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COVID cases among WMATA employees bring changes for bus service

Beginning on Monday, weekday Metro bus service will be reduced to Saturday levels as a result of rising COVID cases among employees.

WASHINGTON — Beginning on Monday, Metro bus service will be reduced as a result of a growing number of COVID-19 cases among Washington Metropolitan Area Transit Authority (WMATA) employees.

In a statement this week, WMATA said weekday bus service will be operating on Saturday levels and be cut to 75% of its normal schedule.

Metro train service will not be impacted by the changes.

The agency added that additional bus trips will be added to some routes and that service at hospitals, grocery stores and other essential destinations will be protected.

As of Jan. 4, official WMATA data showed 2,329 confirmed cases of COVID-19 reported amongst employees since the pandemic began. Of those cases, 2,157 have returned to work.

The agency noted how the stats do not include anyone out due to close contact or exposure.

In total, Metro has around 12,000 employees.

On Sunday, Amalgamated Transit Union (ATU) Local 689 President Raymond Jackson believed the situation had grown worse among members.

He estimated that over 1,000 employees were currently out due to COVID, which led to an increased concern with workers still on the job.

"My people are scared. We don’t want to take this stuff home to our loved ones," Jackson said. "We still come to work every day and we do our jobs accordingly. When I’m out in the field and I’m talking to my members, not only can you hear the fear you see it in their face.” 

Jackson supported the decision to reduce service and said the protection of WMATA employees should be a top priority.

"I would have liked to see the authority even go to a Sunday schedule," he said. "We should have done this a while ago. The more we can take our workers out of harm's way, the better it will be for us.”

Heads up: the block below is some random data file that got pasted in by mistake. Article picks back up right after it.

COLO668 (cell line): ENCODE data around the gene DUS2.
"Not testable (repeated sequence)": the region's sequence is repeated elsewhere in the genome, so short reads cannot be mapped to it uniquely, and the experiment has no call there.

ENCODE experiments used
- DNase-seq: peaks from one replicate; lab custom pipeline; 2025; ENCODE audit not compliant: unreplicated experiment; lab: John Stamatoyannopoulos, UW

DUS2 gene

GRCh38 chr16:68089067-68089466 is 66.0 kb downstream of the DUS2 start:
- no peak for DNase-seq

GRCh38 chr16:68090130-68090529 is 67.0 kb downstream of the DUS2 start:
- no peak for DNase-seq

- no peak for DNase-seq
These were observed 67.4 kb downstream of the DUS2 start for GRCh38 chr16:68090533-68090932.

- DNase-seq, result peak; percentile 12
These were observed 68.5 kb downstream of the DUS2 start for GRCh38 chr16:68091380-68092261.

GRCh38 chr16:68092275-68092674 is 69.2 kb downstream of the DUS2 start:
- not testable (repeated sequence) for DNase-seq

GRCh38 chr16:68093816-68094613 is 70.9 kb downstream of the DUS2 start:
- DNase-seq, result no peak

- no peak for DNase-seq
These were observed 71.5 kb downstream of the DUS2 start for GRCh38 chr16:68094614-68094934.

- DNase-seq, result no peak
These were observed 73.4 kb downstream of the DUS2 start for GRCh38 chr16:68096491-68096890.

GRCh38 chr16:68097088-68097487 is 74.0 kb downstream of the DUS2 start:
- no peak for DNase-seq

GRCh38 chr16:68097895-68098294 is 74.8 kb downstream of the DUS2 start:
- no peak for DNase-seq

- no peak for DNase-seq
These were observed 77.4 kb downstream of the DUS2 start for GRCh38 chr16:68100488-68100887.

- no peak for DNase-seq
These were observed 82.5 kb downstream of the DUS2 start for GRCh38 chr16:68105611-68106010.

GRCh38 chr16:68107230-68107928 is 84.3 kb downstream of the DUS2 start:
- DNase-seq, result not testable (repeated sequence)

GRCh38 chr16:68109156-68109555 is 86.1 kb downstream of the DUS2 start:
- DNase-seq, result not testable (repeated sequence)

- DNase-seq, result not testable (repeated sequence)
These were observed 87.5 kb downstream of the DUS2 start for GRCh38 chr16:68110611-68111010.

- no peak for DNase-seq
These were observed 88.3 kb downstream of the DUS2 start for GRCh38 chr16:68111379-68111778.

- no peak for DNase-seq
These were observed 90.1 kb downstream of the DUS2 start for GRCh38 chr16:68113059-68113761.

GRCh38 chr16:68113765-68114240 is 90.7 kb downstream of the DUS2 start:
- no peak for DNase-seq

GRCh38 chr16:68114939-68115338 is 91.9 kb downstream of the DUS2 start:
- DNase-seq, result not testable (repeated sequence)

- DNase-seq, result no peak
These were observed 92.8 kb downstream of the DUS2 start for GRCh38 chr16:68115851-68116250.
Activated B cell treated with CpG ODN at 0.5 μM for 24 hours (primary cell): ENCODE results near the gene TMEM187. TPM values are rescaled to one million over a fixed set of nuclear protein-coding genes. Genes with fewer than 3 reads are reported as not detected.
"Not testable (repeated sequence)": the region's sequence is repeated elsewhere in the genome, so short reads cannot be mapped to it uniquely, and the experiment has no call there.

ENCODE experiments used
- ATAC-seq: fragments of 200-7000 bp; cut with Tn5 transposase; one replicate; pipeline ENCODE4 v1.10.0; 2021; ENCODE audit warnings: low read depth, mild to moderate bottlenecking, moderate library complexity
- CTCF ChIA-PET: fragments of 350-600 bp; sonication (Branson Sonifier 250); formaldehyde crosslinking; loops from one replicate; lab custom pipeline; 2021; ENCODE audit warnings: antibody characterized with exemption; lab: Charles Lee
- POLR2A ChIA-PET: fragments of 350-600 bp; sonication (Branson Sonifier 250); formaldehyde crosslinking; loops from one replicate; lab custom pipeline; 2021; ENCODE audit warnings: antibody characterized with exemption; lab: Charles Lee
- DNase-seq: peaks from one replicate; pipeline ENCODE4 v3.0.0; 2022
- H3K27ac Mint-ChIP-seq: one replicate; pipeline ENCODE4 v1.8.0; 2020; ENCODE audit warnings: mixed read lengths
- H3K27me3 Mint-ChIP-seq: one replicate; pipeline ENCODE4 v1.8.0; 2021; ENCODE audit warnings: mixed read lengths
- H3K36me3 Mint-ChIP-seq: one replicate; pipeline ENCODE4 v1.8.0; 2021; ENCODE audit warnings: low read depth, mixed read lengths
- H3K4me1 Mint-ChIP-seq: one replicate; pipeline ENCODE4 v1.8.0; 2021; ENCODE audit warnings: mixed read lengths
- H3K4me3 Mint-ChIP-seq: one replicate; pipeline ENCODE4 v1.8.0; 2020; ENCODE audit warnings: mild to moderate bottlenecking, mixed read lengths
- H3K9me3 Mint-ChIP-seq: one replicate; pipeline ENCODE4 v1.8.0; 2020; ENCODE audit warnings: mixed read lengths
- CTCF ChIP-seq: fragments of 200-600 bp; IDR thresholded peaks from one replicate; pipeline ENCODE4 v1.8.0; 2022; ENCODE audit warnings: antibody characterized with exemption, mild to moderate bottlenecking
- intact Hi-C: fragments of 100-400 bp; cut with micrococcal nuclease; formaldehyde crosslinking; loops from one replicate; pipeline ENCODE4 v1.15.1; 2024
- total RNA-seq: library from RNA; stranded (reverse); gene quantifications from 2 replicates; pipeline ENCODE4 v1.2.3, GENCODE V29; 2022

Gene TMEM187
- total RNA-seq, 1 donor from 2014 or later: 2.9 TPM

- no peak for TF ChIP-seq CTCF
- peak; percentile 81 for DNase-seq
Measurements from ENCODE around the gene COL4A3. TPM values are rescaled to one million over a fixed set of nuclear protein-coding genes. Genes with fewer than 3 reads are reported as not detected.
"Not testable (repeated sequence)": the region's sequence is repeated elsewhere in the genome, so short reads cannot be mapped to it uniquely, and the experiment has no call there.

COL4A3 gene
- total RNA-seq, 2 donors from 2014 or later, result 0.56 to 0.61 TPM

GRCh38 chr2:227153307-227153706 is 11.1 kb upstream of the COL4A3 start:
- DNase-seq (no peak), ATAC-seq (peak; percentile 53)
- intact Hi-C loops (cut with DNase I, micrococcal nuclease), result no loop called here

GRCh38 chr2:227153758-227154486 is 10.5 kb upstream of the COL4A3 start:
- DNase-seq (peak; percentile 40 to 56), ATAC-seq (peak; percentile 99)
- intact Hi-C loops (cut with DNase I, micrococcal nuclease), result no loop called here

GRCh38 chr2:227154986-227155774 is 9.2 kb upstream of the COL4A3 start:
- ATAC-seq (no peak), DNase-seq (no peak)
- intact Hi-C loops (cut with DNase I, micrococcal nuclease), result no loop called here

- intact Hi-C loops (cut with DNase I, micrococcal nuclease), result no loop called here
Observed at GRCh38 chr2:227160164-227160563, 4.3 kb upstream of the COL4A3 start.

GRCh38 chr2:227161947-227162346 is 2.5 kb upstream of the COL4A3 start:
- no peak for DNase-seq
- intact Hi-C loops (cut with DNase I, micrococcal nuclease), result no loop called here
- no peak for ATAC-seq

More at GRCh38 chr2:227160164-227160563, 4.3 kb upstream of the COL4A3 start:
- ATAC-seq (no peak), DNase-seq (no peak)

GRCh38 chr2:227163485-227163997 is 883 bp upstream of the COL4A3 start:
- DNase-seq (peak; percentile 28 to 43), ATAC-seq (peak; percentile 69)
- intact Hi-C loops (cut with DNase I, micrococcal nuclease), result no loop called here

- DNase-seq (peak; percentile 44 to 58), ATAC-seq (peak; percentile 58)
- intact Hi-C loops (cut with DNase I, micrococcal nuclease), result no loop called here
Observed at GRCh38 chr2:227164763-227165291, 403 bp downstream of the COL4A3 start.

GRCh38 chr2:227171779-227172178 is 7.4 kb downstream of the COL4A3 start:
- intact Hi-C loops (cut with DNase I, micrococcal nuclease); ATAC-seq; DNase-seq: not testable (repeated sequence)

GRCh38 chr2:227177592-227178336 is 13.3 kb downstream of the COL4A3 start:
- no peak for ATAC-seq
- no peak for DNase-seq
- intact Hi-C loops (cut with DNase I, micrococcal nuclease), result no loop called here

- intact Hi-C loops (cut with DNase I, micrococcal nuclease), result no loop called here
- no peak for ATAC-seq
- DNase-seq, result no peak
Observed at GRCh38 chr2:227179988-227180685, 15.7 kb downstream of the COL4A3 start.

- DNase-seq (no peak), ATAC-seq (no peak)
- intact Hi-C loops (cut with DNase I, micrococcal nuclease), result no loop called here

As part of the changes going into effect on Monday, WMATA will add new protocols for its employees meant to ramp up their protection against COVID. 

Bus drivers will be allowed to deny service to riders without a face mask and customer service call center operators will work remotely. 

By Jan. 31, all eligible WMATA employees will be required to enter their booster shot information into Metro’s portal as part of the fully-vaccinated requirement. Unvaccinated employees must continue to pass a COVID test every four days, up from once a week, and starting Jan. 16, employees who don't comply with Metro’s testing and vaccination policies will be placed on unpaid leave, with 30 days to comply or be fired. 

"All efforts and precautions are being taken to reduce serious illness and transmission of the omicron variant to vaccinated employees and riders," Metro said in a press release. 

On Sunday, the agency added that the timetable for a return to regular weekday service remained unknown. 

Moving forward, Jackson expected his fellow union members to adjust to the policy changes. 

"Some people are fearful of the vaccine. Then you have some people with medical conditions. Some with religious beliefs. As far as the policy, we’ll deal with it on a case by case basis," he said. "We’re doing things and trying to see what we can do to keep our workers safe.”

RELATED: Metro scales back bus service, adds COVID protocols for employees amid case surge

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